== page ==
1994, 7 (2)





Björn Gustafsson and Shi Li

Economic transformation and the gender earnings gap in urban China

2000, 13 (2)





Amelie Constant and Douglas S. Massey

Self-selection, earnings, and out-migration: a longitudinal study of immigrants to Germany

2003, 16 (4)





Thomas Lemieux

The changing nature of wage inequality

2008, 21 (1)




Citations from Web of Science from 1997 to June 2016, citations from Google Scholar retrieved on June, 30, 2016. The column WP highlights the number of times this article has been also published as a working paper. Source: Own calculations, Springer, Google Scholar, Thompson Reuters Web of Science

WP working paper

For these highly cited articles, we also inspected the potential early view effect by counting the Google Scholar citations until the year prior to the Journal of Population Economics publication year. Based on this crude inspection, the early view effect of working papers on citations lies between 0 and 10 % with an average of 2 % of existing citations.

3.4 Journal of Population Economics: citations of lead articles 2014

The Journal of Population Economics highlights one article as lead article of the issue and since 2014 these articles are available open access for a period of 8 weeks. The lead article and the free access to it is advertised on the publisher’s and host institution’s website as well as through social media channels. Taking into account the limitations of the sample being restricted to 1 year, thus, four lead articles, whereby the findings need to be interpreted with caution, Table 6 nonetheless presents some interesting insights. In 2014, each lead article had also been published as a working paper and on average 1.75 times. These figures are both larger than the above. These lead articles get on average more than three times (based on Google Scholar citations) and more than two times (based on Web of Science citations) more citations than “normal,” i.e., non-lead, articles which also have been published as working papers.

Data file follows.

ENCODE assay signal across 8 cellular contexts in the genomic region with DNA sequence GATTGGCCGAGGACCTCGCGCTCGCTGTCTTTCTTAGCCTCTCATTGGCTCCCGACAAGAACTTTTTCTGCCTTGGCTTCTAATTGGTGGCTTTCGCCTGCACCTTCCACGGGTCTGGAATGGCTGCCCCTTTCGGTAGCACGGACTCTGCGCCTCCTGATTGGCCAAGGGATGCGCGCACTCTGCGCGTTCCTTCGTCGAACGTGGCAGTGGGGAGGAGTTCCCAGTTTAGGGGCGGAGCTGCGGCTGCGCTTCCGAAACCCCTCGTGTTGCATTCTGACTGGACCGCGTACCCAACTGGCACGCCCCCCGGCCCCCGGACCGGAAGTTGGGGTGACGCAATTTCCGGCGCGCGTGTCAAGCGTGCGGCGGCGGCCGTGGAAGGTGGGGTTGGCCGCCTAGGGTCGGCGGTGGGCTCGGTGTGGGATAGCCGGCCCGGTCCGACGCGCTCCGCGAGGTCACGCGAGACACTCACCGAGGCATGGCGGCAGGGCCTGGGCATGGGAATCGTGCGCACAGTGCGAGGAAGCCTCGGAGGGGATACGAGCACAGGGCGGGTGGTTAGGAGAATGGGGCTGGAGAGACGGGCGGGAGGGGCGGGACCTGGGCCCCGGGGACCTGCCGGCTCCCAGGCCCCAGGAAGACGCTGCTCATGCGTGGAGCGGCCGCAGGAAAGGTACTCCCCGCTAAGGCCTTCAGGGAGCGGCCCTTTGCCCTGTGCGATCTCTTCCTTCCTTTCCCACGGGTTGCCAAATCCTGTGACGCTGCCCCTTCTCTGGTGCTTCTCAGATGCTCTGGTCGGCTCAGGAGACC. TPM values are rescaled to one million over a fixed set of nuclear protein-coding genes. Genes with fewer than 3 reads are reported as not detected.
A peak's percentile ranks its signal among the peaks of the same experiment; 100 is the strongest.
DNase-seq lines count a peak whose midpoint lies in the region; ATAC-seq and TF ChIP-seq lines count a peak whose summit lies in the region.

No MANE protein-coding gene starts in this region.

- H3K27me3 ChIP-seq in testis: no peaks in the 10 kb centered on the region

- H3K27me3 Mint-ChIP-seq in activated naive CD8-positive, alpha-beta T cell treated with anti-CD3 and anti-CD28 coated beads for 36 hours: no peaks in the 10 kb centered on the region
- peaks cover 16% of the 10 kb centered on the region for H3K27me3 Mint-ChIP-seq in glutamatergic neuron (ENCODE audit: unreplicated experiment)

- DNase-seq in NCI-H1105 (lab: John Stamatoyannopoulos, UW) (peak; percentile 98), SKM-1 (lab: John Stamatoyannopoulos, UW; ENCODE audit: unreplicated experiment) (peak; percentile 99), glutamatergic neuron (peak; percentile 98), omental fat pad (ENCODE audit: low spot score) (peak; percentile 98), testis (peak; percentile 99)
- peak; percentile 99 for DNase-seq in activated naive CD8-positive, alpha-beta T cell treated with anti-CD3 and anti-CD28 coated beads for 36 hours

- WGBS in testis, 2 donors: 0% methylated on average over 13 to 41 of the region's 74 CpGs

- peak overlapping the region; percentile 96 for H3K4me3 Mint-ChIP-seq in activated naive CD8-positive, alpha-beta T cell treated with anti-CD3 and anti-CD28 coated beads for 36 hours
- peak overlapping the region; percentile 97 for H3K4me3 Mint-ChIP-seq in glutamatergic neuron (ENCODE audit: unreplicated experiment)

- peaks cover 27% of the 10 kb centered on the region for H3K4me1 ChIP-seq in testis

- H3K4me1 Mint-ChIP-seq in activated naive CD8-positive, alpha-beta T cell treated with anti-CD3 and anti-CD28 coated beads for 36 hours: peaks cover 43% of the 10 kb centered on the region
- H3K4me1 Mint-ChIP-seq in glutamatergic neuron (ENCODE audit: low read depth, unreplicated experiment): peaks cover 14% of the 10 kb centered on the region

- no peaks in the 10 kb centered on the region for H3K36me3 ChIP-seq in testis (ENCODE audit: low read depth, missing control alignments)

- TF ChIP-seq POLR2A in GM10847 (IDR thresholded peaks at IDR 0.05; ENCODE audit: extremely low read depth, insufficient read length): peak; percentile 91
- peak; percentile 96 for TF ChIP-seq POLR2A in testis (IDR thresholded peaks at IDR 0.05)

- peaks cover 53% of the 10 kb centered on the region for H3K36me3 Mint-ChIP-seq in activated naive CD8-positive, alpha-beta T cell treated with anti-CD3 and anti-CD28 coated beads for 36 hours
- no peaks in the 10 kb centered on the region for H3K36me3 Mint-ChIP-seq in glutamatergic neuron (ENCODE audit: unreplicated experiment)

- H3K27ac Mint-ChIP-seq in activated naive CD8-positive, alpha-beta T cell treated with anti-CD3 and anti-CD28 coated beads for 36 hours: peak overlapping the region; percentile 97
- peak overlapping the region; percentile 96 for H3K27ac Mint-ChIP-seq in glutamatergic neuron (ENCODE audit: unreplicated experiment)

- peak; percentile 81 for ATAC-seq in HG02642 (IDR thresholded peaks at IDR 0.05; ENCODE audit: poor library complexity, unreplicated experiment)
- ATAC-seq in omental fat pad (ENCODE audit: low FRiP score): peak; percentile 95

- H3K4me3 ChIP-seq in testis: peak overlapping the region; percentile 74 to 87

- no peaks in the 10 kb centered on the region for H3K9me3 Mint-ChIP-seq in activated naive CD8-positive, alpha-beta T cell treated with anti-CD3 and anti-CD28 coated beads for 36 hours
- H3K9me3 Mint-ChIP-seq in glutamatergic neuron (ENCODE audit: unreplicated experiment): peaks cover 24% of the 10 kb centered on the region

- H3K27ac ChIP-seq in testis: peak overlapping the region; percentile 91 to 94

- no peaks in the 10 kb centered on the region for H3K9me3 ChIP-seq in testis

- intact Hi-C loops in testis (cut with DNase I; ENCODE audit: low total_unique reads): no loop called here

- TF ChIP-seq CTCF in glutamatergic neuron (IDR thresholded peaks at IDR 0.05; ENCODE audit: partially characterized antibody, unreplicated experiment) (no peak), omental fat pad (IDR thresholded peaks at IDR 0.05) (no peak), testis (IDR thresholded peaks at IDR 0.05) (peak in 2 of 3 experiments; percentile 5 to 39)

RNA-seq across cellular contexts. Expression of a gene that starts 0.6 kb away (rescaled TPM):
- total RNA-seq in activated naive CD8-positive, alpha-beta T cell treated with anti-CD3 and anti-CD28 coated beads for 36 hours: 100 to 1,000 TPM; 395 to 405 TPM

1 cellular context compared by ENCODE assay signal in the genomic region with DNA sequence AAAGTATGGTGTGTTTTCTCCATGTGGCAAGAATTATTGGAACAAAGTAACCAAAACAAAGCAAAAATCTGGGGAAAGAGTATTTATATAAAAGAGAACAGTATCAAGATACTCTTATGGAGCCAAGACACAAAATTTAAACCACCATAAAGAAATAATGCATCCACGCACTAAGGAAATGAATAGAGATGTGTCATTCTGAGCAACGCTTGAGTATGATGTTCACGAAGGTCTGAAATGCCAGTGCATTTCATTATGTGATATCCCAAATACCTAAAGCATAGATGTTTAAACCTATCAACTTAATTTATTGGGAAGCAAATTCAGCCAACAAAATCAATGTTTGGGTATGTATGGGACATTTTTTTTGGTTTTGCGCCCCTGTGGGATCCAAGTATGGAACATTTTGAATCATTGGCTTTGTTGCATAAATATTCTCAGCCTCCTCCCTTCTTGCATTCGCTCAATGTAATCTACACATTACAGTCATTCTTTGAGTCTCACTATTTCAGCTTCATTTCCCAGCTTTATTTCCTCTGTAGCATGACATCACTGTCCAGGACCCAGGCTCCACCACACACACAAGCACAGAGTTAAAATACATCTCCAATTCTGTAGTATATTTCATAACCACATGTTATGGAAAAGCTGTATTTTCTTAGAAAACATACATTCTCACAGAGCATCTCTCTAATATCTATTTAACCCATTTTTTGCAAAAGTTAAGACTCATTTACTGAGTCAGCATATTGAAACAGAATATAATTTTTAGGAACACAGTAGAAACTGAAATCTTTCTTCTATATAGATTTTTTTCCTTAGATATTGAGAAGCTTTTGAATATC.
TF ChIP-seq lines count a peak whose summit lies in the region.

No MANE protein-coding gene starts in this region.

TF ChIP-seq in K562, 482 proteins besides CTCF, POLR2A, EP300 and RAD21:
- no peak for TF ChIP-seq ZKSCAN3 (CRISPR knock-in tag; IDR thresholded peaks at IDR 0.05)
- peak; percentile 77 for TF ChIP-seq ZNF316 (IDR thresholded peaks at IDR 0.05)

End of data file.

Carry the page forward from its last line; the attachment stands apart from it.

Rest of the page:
Table 6

Lead and normal articles published in 2014 with and without working papers and their citations

Indicator/article type

Lead articles

Normal articles


Total number of papers with WP




Share of published papers with WP




Average Google Scholar cites—paper with WP




Average Google Scholar cites—paper without WP




Average Web of Science cites—paper with WP




Average Web of Science cites—paper without WP




Average no of WPs for those published in WP




Total number of published papers




Yearly number for 2014, and average of this period, of lead and normal articles published also as working paper and the respective number of citations registered in Google Scholar and Web of Science. Data collected in December 2015. Source: Journal of Population Economics, Thompson Reuters Web of Science, Google Scholar, IDEAS/RePec

WP working paper

Again, these facts do not enable any clear interpretation though the fact that all lead articles exist as working papers may relate to the selection or quality effect. The higher citations of lead articles relative to normal articles may in addition to being a result of the selection effect could also be a result of a signaling effect. Having chosen these papers as lead articles may signal higher quality. The fact that these articles are openly accessible for a specific time window should have no significant impact if we apply the findings from the literature and since all these papers have respective working paper versions, which would make any potential additional citation benefit even smaller.